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Lake Disappointment wins The Michael McLaverty Award.

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The shortlisted writers for the Michael McLaverty Award (2016) – Ciaran Folan, Sinead Slattery and Kevin Doyle

Some time last summer I read online that that the Michael McLaverty Award (2016) was open for submissions. The prestigious prize, run biennially since 2006, was set up to foster and encourage the tradition of the Irish short story. It is hosted by Belfast’s Linen Hall Library in honour of the life and work of Michael McLaverty (1904 – 1992), one of the foremost exponents of the short story form. Michael McLaverty was born in Co Monaghan and later moved to Belfast where he worked for most of his life as a teacher. In a fitting tribute to one of the leading cultural institutions in Belfast, the Michael McLaverty papers were donated to the Linen Hall Library in 2005 by his literary executors.

I had finished Lake Disappointment in May. It was a story that I had laboured over for a while. The characters and setting – Kenmare in Ireland and the Pilbara in Australia – had been on my mind for a considerable length of time but I struggled in early drafts to find a voice through which the story’s story could be told. I experimented and gave up a few times. However, I always returned to the story. On one occasion I was passing outside Kenmare  in Co Kerry – my father was from an area known as Maulnagower, outside Kenmare – and I looked at the landscape, at the bleak and beautiful McGillycuddy Reeks, and I knew I had to finish the story. It would come good, I just needed to persevere.

The theme of the 2016 Michael McLaverty prize was ‘Lost Fields’, a reference to his novel about working-class life in 1930s Belfast. I had Lake Disappointment finished and realised that it suited the theme, so I sent it off. For much of last year I worked on a novel set in Cork and I more or less forgot that I had entered the prize. In early November I heard from Samantha McCombe, the head librarian at Linen Hall Library, that I was on the shortlist. On December 7th, in Belfast, at the Linen Hall Library itself, I was announced as the winner.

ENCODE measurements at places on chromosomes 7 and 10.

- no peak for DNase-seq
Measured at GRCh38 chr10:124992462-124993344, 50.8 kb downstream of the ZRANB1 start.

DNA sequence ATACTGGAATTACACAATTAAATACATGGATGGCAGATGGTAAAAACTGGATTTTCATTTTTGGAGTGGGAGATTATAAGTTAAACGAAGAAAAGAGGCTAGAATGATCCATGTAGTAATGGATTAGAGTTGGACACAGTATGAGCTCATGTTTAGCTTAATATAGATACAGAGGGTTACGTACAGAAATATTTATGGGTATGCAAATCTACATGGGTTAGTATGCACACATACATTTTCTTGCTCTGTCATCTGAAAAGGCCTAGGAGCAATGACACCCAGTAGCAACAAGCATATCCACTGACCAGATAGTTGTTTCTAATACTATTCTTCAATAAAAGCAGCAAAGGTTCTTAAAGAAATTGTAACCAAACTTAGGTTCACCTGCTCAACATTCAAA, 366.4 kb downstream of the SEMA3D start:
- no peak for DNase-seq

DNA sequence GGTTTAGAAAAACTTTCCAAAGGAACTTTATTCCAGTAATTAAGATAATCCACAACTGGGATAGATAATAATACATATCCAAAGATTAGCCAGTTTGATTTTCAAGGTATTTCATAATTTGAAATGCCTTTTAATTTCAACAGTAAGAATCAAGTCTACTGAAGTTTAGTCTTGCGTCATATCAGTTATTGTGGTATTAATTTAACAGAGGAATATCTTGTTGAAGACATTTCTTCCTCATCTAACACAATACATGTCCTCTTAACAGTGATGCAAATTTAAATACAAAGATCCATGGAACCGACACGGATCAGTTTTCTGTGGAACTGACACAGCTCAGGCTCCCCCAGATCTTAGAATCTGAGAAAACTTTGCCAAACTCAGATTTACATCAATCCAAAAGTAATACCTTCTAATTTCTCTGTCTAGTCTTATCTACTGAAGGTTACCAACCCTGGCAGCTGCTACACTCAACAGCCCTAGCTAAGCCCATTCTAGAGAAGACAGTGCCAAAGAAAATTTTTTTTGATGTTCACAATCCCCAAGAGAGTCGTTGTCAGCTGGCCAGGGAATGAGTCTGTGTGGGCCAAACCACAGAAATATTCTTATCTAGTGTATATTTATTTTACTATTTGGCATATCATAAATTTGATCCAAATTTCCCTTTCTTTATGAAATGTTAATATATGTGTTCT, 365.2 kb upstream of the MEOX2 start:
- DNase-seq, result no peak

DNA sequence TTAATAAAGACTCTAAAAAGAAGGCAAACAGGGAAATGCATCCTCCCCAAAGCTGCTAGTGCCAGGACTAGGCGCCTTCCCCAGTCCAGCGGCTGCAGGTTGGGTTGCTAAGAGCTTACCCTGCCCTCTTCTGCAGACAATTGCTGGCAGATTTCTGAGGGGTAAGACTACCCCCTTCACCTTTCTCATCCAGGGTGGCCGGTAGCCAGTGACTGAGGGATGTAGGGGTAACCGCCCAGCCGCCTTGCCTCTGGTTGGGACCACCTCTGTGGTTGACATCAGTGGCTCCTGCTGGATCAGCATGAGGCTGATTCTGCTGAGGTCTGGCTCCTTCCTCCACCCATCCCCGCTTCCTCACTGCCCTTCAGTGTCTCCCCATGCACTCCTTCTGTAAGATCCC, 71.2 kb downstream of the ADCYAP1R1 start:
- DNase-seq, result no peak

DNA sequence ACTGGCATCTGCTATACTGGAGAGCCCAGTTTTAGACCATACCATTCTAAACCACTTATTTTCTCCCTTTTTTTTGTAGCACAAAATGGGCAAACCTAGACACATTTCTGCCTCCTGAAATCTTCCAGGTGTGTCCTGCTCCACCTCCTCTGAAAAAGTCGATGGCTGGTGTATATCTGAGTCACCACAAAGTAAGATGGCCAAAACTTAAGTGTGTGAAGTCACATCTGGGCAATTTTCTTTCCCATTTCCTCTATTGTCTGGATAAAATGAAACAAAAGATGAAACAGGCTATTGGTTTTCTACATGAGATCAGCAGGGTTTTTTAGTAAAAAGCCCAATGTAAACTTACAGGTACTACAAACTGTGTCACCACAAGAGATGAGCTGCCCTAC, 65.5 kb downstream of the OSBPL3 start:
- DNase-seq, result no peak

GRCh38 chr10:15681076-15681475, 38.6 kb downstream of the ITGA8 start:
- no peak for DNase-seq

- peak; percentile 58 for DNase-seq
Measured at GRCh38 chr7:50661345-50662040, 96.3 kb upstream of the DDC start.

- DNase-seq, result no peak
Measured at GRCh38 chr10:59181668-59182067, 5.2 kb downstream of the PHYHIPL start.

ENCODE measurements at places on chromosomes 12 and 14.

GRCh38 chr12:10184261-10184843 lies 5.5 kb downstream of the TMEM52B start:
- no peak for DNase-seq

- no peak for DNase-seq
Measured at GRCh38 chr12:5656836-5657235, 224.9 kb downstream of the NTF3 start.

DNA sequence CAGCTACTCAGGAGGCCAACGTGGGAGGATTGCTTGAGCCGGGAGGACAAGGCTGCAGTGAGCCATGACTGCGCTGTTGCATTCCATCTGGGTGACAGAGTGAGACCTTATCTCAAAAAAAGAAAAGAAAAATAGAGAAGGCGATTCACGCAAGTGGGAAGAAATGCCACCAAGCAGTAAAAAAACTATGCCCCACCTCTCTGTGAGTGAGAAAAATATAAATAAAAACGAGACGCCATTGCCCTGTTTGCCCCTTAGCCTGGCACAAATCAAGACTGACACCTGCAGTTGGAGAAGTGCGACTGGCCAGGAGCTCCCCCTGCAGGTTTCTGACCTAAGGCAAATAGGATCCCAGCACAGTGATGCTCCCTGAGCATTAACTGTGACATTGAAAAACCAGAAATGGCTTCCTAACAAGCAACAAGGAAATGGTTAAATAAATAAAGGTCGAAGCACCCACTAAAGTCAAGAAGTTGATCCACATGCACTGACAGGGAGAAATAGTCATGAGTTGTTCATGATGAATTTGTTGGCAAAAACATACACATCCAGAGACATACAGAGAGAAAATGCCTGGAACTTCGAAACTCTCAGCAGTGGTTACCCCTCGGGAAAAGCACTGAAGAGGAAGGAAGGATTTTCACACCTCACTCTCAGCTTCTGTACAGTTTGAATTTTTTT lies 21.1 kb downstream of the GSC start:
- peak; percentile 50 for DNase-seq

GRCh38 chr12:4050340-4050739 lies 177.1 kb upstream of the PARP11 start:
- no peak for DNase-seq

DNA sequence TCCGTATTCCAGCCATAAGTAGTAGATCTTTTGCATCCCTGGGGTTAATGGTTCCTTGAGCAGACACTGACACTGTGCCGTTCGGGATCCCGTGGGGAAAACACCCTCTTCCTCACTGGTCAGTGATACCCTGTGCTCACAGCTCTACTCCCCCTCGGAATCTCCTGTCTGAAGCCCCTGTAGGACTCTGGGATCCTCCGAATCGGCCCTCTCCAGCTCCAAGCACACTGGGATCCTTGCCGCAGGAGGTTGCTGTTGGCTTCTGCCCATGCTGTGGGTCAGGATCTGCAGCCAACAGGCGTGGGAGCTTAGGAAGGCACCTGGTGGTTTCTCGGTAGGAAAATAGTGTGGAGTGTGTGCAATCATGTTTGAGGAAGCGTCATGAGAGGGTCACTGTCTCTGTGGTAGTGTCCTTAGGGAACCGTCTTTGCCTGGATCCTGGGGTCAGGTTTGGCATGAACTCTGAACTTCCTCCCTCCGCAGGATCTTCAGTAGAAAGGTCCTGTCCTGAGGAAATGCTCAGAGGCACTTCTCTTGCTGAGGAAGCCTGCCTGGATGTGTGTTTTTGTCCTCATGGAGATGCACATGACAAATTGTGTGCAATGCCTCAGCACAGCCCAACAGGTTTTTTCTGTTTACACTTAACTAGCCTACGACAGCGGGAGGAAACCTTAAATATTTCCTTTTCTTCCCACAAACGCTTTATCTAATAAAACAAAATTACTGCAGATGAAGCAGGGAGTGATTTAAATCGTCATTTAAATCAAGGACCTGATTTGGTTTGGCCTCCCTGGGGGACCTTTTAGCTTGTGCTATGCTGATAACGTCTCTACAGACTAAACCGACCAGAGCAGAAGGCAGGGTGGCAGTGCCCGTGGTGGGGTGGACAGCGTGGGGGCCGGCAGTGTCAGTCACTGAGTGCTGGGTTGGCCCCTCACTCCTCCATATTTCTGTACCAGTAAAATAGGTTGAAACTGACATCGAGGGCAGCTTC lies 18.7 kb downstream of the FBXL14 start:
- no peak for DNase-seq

At the award ceremony, Patsy Horton (of Blackstaff Press), a judge along with the author David Park, said this about the theme and the prize:

Prizes like the Michael McLaverty Short Story Award are a fantastic opportunity for writers to gain recognition and profile for their writing. I’ve been delighted to be associated with the award this year and to see the very many ways in which writers chose to tackle the theme of ‘Lost Fields’. There were a good number of common threads among the stories, not least of all a focus on the land and inter-generational conflict around inheritance, legacies and tradition. Not surprisingly, emigration, as both loss and redemption, also featured strongly. There is something of this idea in the winning piece, but Kevin Doyle gives it a deeper, richer, more mysterious resonance in a story that takes the reader all the way to Western Australia and the vast unending salt plain of Lake Disappointment.’

Winning was a huge honour. I try to take risks with short stories, not necessarily to be experimental, but rather to look ‘elsewhere’ for subjects to write about. In many ways Lake Disappointment exemplified this. As a story it didn’t come easy. I had to delve deeper inside than I had before to get at the centre of the story. The risk is always there that the story won’t work in the end – that means a lot of time and effort has been lost. For awhile Lake Disappointment looked like it was going to go that way, then it came good. Getting onto the shortlist was, in itself, an endorsement; winning the overall prize was not only a  boost but also an invitation to keep going, to write what I want to write about. Lake Disappointment is a love story but it is also about the search for place and peace in a world back-dropped by intolerance. mcl2

Finally, the winning stories and those of the other shortlisted writers, Ciarán Folan (A Parting Gift) and Sinéad Slattery (for First Snow) have been published as “Lake Disappointment and Other Stories” by Linen Hall Library and are available to order online. A huge thanks to Linen Hall Library for their effort and committment to the short story form. Michael McLaverty would, I feel, be proud.

Links:

Press Release by Linen Hall Library, Belfast

Linen Hall Library Announce …

Culture Northern Ireland on the Michael McLaverty Awards, 2016

Irish Times: Kevin Doyle Wins Michael McLaverty Award

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